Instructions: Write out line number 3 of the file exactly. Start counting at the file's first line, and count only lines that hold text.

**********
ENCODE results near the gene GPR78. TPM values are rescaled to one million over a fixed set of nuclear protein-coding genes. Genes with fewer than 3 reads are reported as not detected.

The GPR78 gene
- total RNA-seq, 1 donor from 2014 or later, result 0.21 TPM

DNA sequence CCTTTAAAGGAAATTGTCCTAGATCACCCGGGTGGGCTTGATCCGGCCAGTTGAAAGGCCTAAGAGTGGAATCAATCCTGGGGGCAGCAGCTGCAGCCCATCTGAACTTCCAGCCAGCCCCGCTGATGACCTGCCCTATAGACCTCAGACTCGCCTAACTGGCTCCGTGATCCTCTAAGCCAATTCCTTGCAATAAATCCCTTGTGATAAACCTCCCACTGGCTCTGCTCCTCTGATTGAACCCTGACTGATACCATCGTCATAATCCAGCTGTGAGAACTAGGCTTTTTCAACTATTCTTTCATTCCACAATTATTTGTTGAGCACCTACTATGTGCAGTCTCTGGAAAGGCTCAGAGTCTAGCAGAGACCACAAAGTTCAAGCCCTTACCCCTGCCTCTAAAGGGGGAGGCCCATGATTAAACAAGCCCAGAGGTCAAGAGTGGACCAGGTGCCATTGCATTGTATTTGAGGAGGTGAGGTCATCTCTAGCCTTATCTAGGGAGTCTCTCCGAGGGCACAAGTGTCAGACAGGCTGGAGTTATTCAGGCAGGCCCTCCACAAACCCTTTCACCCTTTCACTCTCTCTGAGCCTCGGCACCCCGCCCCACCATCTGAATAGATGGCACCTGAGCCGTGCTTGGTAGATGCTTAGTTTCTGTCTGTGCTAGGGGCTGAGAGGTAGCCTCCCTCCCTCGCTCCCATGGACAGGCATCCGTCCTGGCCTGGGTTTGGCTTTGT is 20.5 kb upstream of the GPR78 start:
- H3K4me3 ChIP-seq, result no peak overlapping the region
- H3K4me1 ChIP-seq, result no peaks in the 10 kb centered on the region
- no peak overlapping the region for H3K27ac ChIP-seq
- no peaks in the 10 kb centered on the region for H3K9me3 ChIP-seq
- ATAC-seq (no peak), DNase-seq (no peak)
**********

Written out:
- total RNA-seq, 1 donor from 2014 or later, result 0.21 TPM